We have also detailed the application and design of a new biradical polarizing agent for DNP (bCTbK).7 When combined with the previously investigated organic solvents bCTbK provides DNP enhancements (ε) up to 100. The high enhancements available from bCTbK enable the rapid acquisition of natural abundance 13C, 15N and 29Si solid-state NMR spectra of the immobilized molecular species and the silica support material, respectively.7 We also demonstrated that is was possible to rapidly acquire DNP enhanced 2D hetero-nuclear 1H-13C/15N/29Si correlation (1H-X HETCOR) solid-state NMR spectra at natural isotopic abundances.7 Such spectra enable the comprehensive characterization of molecular surface species (Figure 1) demonstrating the power of DNP SENS. In a forthcoming study we will detail the design and synthesis of radicals providing ε up to 200.
We also demonstrated that DNP could be applied to other classes of materials. It is straightforward to apply DNP to metal-organic framework (MOF) materials, an important class of materials employed in catalysis and gas separation and purification.8 In this case the organic linkers of the MOF materials were functionalized with amine or proline groups and with DNP SENS it was possible to confirm incorporation of the proline into the MOFs.8 DNP SENS was also applied to other porous materials such as periodic mesoporous (Inagaki-type) organo-silica hybrid materials that serve as supports for catalysts.9 DNP SENS 15N CPMAS spectra allowed us to distinguish surface and core phenylpyridine functionalities and monitor the fraction of the surface pheynlpyridine groups functionalized with an iridium organometallic complex.9 We also demonstrated how DNP SENS could be applied to nano-particulate alumina.10 This enabled the acquisition of 27Al CP-MQMAS solid-state NMR spectra, something which would likely be impossible without the sensitivity enhancement provided by DNP.10 The applicability of DNP SENS for the characterization of the alumina surface is important since this is one of the most commonly employed support materials for heterogeneous catalysts. In a forthcoming publication we will demonstrate the comprehensive structural characterization of a novel palladium based alkyne hydrogenation catalyst in collaboration with the Coperét group (ETH Zurich).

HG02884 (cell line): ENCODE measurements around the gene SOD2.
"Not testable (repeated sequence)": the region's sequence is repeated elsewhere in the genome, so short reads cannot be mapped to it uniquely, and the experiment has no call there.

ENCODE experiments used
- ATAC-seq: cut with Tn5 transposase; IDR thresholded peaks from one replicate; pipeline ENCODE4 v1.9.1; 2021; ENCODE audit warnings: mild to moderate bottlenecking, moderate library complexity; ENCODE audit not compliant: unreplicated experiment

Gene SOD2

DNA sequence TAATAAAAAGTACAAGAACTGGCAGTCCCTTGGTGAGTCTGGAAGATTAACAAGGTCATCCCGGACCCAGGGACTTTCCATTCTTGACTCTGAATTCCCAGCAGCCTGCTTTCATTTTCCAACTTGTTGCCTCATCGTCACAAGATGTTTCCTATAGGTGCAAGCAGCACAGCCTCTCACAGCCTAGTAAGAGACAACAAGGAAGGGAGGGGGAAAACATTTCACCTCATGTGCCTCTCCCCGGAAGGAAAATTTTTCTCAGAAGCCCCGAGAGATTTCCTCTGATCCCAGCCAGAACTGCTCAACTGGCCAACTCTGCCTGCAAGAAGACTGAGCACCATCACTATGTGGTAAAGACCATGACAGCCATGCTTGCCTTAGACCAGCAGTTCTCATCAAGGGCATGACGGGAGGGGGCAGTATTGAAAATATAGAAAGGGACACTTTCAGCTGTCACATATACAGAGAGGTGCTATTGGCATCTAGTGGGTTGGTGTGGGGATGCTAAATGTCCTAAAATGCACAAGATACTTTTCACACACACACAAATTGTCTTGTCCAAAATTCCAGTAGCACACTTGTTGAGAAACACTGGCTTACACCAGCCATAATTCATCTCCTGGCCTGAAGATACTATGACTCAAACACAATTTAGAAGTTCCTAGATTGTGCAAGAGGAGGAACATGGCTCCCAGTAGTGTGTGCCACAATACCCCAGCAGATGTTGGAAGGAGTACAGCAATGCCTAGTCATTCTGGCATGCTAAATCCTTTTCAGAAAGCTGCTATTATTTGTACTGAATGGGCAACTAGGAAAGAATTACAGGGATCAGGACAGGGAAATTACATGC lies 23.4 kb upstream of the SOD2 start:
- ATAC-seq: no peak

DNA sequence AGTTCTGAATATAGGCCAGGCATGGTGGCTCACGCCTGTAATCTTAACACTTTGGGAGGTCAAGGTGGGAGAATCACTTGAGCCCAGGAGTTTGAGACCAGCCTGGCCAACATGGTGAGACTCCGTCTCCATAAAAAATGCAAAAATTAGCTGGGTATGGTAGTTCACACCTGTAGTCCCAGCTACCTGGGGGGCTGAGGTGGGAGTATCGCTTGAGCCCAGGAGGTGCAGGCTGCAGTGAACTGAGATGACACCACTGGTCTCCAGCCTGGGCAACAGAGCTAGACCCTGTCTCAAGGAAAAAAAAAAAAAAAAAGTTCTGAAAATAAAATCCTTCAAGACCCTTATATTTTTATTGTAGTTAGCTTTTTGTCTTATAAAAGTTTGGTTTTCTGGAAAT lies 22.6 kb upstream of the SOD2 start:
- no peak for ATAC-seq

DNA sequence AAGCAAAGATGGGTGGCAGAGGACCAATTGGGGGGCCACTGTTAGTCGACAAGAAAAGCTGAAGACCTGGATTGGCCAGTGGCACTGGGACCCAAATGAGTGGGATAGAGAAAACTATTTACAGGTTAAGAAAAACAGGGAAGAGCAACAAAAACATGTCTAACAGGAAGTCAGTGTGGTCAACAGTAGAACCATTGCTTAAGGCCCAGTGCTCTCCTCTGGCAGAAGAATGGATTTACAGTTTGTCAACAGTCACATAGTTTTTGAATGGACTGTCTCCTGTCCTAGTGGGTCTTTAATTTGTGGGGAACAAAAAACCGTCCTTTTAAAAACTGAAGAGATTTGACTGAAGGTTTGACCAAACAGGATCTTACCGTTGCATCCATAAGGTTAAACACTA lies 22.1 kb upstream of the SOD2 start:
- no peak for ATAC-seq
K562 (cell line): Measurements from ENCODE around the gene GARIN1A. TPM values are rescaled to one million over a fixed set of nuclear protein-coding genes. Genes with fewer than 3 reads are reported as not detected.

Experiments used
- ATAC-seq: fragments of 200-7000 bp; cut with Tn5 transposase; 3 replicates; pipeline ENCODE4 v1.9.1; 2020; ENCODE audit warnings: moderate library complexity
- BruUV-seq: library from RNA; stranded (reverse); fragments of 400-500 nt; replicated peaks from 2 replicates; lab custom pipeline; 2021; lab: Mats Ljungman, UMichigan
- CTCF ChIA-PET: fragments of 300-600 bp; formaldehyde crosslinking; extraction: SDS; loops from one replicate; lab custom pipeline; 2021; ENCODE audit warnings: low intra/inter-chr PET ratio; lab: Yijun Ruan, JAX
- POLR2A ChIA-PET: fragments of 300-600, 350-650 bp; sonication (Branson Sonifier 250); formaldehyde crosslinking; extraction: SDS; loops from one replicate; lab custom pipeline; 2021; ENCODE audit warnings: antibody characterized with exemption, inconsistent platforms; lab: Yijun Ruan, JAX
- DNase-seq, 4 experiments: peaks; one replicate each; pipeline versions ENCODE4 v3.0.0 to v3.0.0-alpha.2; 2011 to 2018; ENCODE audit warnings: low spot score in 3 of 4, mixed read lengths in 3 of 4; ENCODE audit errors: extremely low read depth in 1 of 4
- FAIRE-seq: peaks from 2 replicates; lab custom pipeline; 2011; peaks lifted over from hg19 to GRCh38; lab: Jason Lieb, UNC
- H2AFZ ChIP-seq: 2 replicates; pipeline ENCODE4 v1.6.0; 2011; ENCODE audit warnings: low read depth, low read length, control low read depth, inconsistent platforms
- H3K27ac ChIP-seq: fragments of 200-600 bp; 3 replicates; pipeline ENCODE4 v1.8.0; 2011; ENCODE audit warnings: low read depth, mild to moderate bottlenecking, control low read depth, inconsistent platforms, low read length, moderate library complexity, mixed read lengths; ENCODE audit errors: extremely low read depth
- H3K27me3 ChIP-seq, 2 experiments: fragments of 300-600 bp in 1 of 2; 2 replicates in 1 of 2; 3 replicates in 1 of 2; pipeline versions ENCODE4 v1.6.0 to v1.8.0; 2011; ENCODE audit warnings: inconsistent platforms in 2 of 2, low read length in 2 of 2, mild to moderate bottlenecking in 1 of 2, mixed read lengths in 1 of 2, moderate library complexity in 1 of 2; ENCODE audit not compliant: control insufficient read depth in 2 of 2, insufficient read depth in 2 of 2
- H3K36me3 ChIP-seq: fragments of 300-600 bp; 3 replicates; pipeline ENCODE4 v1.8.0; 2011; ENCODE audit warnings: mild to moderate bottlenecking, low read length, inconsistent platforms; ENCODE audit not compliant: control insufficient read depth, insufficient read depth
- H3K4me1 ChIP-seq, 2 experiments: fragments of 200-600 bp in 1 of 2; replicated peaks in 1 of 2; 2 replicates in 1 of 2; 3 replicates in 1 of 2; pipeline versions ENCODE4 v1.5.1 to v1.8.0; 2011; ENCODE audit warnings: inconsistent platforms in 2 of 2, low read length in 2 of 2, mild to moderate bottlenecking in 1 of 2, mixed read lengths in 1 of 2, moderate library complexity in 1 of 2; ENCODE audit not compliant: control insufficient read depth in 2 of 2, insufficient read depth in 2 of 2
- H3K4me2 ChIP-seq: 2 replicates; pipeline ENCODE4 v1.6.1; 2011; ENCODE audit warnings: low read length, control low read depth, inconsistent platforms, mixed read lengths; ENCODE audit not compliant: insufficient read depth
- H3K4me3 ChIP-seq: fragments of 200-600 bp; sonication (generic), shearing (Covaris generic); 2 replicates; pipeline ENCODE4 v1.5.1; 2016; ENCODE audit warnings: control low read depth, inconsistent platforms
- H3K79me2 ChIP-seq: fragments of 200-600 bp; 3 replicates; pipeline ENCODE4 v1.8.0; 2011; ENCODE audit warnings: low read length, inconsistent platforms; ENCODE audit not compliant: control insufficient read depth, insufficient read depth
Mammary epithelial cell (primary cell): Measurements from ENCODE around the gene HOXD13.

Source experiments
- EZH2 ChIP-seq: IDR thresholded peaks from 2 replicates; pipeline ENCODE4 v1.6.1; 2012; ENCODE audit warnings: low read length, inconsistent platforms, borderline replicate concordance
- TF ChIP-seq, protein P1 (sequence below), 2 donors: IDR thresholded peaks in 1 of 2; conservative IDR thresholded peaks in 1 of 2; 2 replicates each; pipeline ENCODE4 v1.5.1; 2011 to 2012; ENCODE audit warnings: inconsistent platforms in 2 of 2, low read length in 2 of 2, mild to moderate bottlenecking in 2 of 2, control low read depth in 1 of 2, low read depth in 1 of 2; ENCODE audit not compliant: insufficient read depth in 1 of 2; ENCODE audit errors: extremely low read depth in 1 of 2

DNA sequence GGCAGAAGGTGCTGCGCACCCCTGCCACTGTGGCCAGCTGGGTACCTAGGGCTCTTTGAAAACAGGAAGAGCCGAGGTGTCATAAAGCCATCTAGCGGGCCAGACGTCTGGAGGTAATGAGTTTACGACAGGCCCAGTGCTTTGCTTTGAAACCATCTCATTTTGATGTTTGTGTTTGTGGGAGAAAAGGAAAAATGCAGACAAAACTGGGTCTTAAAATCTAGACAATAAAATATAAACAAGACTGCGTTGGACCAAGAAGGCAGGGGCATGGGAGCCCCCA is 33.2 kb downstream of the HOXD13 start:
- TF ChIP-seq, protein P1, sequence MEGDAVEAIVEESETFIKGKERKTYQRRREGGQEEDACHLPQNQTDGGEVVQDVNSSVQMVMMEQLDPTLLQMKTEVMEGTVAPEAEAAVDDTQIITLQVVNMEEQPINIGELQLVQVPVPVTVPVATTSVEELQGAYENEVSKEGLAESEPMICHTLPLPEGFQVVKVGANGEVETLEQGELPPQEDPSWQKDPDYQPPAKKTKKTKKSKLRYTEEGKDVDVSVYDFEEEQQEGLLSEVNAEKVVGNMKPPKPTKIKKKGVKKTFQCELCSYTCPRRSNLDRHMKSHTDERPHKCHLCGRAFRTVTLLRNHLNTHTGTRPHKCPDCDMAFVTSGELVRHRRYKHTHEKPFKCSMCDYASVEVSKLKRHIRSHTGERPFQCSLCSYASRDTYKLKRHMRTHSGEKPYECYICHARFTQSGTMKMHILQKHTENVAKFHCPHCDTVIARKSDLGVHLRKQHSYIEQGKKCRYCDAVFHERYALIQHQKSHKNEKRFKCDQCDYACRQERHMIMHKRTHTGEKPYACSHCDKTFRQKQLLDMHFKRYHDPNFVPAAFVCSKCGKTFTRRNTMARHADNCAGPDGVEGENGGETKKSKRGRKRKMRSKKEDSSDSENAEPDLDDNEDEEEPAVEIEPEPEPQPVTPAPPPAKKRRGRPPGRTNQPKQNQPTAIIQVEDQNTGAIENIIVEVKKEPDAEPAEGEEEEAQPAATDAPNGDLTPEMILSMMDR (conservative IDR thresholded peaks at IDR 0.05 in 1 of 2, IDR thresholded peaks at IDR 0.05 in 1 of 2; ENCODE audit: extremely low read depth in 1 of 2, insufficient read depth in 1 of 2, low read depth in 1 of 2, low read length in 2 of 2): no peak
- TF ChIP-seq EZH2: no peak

We have also undertaken several other projects which were un-anticipated in the original proposal. In a major breakthrough we have recently demonstrated how DNP enhanced solid-state NMR spectra of ordinary organic solids can be acquired.11 Large sensitivity enhancements on the order of 150 can be obtained for solids which are characterized by long proton spin-lattice relaxation times, such as pure pharmaceuticals. A manuscript describing the application of DNP for characterization of formulated pharmaceuticals is currently under preparation.